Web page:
Friday, April 02, 2010

Friday Quote: On Meaning and Escape

"For the true writer...there is some distance, some remove, that allows for the shaping of the work...Every reader can sense the difference between a writer who embodies meaning through the events he describes and the writer who seems simply mired in those events. It is that struggle for meaning that lets the writer escape the tyranny of what really happened..."

---Sue Miller

Thursday, April 01, 2010

Thirteen Things I Need to Remember When My Students Drive Me Crazy

1. Some of my students didn't sleep last night.

2. Some of them haven't eaten anything since yesterday's school lunch.

3. Some of them are trying to find the right balance of anti-depressants and/or anti-psychotic meds.

4. Some of them are seniors and are beginning to feel a bit crazy about getting to leave school and having to leave school, and they can't decide whether they love or hate these things.

5. Being cooped up in a computer lab when it's 80 degrees and sunny outside isn't anyone's idea of fun.

6. Some of these kids know a whole lot more about livestock and motors than I could ever dream of knowing.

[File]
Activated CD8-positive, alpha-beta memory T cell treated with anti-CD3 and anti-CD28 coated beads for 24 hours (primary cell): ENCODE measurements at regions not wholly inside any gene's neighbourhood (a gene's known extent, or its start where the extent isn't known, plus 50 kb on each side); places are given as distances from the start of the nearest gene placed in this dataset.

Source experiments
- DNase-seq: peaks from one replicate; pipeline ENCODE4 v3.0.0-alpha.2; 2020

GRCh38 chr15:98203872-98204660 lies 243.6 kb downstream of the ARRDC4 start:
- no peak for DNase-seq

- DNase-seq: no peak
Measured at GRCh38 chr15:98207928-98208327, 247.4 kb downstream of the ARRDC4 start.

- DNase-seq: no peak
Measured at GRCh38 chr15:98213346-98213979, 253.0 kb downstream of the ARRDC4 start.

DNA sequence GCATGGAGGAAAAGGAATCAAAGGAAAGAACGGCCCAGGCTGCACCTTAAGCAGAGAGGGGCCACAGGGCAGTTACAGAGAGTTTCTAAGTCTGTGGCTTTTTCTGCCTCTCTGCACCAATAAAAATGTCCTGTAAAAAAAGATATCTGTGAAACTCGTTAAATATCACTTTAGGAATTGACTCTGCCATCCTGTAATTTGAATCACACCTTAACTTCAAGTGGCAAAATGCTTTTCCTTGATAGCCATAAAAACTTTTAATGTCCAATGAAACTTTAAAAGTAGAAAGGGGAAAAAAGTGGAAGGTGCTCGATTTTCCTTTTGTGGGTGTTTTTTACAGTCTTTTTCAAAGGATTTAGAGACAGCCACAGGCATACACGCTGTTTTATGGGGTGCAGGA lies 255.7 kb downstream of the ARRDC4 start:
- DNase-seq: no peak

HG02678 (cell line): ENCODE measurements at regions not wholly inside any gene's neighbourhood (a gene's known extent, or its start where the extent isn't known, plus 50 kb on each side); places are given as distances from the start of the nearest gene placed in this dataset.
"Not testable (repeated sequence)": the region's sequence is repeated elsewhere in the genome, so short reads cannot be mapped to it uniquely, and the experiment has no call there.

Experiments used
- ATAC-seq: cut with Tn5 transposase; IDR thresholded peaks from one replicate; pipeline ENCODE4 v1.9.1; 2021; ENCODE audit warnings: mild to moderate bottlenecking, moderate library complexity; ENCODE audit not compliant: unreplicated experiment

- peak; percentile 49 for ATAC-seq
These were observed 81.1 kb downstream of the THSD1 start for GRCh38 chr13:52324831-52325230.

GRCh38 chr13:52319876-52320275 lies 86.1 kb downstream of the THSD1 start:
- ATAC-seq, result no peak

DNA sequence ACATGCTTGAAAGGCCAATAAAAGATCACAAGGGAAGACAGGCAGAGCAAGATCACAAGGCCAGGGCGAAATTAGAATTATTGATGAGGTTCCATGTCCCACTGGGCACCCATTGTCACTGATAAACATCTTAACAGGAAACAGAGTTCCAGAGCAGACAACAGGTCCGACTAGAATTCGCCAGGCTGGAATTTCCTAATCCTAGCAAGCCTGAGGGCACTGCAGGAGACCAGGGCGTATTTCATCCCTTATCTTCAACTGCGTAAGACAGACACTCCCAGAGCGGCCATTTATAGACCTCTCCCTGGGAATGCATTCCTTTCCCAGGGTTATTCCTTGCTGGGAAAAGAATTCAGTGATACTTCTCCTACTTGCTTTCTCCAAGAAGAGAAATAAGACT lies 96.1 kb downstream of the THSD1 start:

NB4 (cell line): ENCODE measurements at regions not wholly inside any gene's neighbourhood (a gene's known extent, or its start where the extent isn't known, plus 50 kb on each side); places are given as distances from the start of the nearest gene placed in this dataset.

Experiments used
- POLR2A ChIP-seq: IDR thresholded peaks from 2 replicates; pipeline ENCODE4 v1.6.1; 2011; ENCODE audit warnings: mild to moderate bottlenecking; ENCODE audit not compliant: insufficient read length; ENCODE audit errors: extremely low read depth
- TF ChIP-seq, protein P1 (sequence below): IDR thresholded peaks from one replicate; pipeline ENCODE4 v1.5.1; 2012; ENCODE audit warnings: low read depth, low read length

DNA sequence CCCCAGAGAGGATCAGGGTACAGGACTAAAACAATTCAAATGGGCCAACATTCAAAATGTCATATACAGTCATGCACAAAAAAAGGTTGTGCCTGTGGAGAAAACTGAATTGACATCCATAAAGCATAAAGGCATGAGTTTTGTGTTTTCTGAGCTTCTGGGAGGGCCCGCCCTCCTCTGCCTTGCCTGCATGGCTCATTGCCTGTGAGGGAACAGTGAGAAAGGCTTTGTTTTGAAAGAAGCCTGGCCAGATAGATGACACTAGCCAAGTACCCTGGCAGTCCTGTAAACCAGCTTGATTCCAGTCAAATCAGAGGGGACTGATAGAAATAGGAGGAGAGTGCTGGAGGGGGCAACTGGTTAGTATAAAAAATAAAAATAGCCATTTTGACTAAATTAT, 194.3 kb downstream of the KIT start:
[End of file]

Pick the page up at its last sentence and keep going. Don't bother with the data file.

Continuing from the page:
7. Some of them are taking care of mentally ill parents at home and may not get to class on time because they had to wait for the ambulance...again.

8. Some of them are so smart that they're bored out of their minds and coming up with trouble to keep themselves entertained.

9. Some of them look scroungy because they had to get younger brothers and sisters ready for school this morning, and they put little sister's hair in ponytails instead of brushing their own before catching the bus.

10. Some of them laugh and joke because they're afraid of anyone figuring out that they care very much that they're failing, and they're covering up.

11. Not all of them HAVE to like me or like my class.

12. I can love them, anyway.

13. Crazy isn't such a bad state of mind if you're in far enough.

NaPoWriMo 2010 Begins!

I have a horrible track record when it comes to any kind of regular writing, and teaching school the past two years has only exacerbated the situation. Nevertheless, better to try than not to try. At least, that's the line I feed my students. I don't have time for revision, however--at least not now. You'll have to settle for rough drafts splattered down on the page.

Let the scrawls begin!


Fat buds wing into full bloom and float
in arcs above my monitor. Students drop
their shove and scuffle, stoop to touch trembling
petals, one slow finger at a time. I've watered them
for months, watched them stretch
new growth and now, although their roots
still tangle, gnarled amid dead wood
and sphagnum, they are opening
along their lengths, lifting
fragile faces toward the light.